This is the first time that 1927 has brought its enormously inventive and entertaining adaptation of the folk myth Golem to Manchester – and the company arrives trailing clouds of five-star review glory.
The show has been touring the world since its premiere at the Salzburg Festival in August last year and by now it’s a breathtakingly precise but endearingly human piece in which five human actors and musicians interact to stunning effect with animated backgrounds. It’s not an entirely new concept (and a lot of people might be reminded of Forkbeard Fantasy’s work) but I’ve never seen it done to quite such impressive effect.
In contrast to the technology, the set-up is fairly simple, a contemporary reworking of the European myth of the Golem, a clay man (and there’s no doubt about his sex here, if you get my drift) who comes to life and has a devastating effect on the humans around it. Here, writer/director Suzanne Andrade turns it into a cautionary tale about our increasingly worrying relationship with technology.
Robert (Shamira Turner) is the young, geeky son in an eccentric family. They’ve been getting together for years to rehearse as an anarcho-punk band based around Annie (Charlotte Dubery) and also featuring drummer PJ (Will Close) and Penny (Lilian Henley), the latter doubling-up on-stage throughout as live drummer and keyboard player.
Meanwhile, Gran (Rose Robinson) spends her time quite happily knitting and reminiscing about her late husband. At work – a spectacularly tedious job “backing-up binary” (i.e. actually writing down the ones and zeros of computer code) – Robert has started to fall for fellow worker Joy (also played by Robinson).
But one day geeky Robert buys a prototype gadget, a Golem, who will do his bidding without question. “You can wake your Golem and put him to sleep at the end of the day,” Robert is promised. “What you use him for in between is up to you. You are in control.”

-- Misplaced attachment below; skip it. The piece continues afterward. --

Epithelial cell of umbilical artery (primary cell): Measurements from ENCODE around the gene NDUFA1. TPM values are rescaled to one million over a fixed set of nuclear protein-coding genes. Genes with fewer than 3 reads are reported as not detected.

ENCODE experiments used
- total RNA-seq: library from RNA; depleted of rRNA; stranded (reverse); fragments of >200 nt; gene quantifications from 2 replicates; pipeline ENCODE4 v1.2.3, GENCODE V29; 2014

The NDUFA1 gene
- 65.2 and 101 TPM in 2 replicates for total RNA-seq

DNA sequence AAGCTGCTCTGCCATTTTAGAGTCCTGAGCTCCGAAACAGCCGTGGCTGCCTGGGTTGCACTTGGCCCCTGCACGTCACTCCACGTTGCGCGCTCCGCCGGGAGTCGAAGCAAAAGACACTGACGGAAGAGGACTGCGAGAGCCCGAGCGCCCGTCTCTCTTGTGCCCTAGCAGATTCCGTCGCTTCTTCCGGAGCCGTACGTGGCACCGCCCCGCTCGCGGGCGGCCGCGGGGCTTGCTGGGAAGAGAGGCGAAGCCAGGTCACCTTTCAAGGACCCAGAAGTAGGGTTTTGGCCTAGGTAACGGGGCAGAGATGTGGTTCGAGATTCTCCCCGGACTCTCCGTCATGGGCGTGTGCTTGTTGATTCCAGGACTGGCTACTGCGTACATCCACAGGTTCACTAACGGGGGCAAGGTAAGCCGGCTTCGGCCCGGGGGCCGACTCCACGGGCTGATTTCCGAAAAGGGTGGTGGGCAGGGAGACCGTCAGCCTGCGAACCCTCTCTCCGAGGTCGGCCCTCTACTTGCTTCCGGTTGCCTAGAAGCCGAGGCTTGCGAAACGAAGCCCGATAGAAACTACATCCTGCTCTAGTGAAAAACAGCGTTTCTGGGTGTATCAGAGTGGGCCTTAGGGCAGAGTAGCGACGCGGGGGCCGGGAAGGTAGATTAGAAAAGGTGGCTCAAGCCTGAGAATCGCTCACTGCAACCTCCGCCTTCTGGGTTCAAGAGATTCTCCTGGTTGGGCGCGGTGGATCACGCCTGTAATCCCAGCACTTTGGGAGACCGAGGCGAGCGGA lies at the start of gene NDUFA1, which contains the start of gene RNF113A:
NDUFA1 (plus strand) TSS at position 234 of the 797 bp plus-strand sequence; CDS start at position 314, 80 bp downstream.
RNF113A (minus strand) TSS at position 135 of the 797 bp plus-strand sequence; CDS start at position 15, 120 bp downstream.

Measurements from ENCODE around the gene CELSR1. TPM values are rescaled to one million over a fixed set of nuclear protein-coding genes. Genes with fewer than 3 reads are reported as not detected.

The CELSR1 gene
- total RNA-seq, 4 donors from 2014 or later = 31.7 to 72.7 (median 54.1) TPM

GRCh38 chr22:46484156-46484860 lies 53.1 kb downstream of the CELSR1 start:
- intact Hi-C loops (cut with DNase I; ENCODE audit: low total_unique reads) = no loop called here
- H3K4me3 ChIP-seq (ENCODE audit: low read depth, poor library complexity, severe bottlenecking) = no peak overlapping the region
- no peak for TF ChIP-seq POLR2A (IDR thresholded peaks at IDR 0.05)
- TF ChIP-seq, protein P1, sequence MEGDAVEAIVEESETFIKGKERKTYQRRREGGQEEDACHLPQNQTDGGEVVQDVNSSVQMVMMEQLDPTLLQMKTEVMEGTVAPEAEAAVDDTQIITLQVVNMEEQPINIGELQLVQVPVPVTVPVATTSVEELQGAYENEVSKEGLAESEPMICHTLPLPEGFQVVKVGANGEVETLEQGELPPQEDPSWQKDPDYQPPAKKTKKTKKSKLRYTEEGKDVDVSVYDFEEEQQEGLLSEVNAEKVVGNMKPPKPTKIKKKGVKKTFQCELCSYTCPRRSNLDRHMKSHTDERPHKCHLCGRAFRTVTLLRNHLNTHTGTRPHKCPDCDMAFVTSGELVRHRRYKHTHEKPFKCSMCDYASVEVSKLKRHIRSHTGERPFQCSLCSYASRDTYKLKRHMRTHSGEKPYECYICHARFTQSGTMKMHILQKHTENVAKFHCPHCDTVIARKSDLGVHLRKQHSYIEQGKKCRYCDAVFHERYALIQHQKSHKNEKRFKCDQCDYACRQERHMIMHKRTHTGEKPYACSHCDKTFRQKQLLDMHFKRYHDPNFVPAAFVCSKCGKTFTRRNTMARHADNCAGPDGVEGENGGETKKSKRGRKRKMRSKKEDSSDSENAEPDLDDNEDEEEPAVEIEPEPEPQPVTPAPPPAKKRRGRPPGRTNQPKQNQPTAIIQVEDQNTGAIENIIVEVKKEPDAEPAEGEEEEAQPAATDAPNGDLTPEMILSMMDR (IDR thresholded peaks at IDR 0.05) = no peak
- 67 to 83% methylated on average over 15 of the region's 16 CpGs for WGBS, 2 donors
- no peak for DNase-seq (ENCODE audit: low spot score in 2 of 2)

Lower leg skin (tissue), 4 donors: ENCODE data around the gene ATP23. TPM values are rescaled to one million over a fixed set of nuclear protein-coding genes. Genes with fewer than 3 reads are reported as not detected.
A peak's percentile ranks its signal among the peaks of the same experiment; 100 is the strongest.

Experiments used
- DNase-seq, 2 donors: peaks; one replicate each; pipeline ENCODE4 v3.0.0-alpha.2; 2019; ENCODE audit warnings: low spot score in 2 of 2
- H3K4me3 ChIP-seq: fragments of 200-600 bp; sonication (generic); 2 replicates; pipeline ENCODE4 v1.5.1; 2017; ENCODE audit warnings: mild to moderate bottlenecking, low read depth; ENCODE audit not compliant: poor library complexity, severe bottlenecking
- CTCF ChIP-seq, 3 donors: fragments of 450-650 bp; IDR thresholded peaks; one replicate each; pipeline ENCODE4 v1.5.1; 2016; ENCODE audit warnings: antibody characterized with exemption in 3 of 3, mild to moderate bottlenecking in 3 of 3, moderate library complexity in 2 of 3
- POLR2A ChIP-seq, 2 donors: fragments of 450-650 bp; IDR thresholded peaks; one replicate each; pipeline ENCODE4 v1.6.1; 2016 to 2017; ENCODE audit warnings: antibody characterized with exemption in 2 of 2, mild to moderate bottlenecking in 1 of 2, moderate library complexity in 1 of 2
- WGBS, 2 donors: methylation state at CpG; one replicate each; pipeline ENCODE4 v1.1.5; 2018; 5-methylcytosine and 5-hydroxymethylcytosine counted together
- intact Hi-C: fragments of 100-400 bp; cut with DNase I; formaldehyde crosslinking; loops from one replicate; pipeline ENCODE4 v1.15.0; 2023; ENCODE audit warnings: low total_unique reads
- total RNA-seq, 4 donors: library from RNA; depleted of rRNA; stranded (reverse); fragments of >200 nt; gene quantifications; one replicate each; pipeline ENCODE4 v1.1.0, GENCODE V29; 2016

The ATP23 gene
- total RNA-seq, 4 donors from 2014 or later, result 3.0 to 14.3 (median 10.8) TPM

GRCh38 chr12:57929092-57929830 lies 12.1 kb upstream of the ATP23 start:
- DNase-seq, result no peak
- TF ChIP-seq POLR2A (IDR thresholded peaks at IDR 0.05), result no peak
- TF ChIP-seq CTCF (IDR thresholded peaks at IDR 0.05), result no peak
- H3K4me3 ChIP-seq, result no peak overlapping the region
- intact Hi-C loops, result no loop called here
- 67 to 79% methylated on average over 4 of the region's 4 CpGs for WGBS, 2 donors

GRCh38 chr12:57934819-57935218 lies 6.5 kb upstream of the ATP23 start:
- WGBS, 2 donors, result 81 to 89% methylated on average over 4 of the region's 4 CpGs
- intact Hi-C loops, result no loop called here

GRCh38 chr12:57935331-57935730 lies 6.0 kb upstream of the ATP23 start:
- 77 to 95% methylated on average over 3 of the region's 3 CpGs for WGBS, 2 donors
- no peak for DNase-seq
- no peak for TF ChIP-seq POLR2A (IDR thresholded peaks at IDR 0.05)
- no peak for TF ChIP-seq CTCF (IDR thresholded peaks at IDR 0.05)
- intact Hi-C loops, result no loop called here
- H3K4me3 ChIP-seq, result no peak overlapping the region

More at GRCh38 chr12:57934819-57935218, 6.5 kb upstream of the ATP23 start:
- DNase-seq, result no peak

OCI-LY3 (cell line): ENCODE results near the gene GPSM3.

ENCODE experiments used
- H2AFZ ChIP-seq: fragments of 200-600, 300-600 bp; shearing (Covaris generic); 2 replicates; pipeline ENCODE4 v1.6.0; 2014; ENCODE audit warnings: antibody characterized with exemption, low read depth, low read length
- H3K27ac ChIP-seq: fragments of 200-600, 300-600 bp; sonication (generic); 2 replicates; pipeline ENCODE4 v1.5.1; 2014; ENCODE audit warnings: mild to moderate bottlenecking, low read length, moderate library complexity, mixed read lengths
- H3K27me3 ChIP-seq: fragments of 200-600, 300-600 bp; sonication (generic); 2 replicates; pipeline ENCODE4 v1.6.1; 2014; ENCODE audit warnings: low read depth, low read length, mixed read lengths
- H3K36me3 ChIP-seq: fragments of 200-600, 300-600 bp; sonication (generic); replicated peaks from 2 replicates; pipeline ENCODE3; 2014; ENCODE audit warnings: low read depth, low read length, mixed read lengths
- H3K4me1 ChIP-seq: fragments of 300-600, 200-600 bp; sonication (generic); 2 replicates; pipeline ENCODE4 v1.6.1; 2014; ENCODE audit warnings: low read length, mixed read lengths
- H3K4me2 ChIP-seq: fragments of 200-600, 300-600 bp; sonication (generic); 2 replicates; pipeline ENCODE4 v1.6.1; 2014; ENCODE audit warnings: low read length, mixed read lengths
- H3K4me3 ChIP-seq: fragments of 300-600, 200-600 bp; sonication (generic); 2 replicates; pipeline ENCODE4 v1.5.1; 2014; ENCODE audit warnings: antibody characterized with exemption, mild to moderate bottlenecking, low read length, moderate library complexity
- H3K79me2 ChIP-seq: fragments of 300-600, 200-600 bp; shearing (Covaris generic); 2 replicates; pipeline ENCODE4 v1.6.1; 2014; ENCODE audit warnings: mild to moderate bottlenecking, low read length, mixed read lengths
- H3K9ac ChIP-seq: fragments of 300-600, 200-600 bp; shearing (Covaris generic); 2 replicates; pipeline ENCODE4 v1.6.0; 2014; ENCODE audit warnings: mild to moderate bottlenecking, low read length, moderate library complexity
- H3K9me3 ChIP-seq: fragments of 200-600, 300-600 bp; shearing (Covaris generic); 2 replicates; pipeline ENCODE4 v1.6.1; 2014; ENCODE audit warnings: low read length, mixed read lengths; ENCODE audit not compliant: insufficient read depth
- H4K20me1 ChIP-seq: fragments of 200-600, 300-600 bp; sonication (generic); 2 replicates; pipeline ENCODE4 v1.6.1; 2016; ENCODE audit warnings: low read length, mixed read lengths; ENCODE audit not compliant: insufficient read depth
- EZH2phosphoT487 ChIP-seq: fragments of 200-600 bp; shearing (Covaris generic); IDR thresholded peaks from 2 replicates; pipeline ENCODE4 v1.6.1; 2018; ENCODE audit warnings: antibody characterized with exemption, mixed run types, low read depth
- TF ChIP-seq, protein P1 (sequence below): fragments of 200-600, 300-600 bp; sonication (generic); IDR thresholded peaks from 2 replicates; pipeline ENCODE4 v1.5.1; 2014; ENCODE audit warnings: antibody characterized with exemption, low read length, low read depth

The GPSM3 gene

Of course, that’s not exactly what happens and the fate of the family, indeed the world, is turned upside down as the initially-clumsy and strangely charming Golem metamorphoses into a manipulative, advertising-obsessed, bizarrely-attired monster.
It is, glaringly, a metaphor for our increasingly technology dependent society – an irony that I’m sure isn’t lost on the company – that’s pulled off with wit and impressive skill.
Although it ever-so-slightly runs out of steam towards the end, this is a wonderfully entertaining production, dotted with terrific visual and verbal gags. I could happily sit through it again as I get the distinct impression that there was a lot going on that I missed while being wowed by the fabulous technological trickery.
This is, I would suggest, precisely the sort of ambitious production that HOME’s original mission statement promised and, yet again, we’re reminded of the unique contribution this cultural powerhouse is making to the North West’s artistic ecology.
Golem is at HOME, Manchester until October 17, 2015
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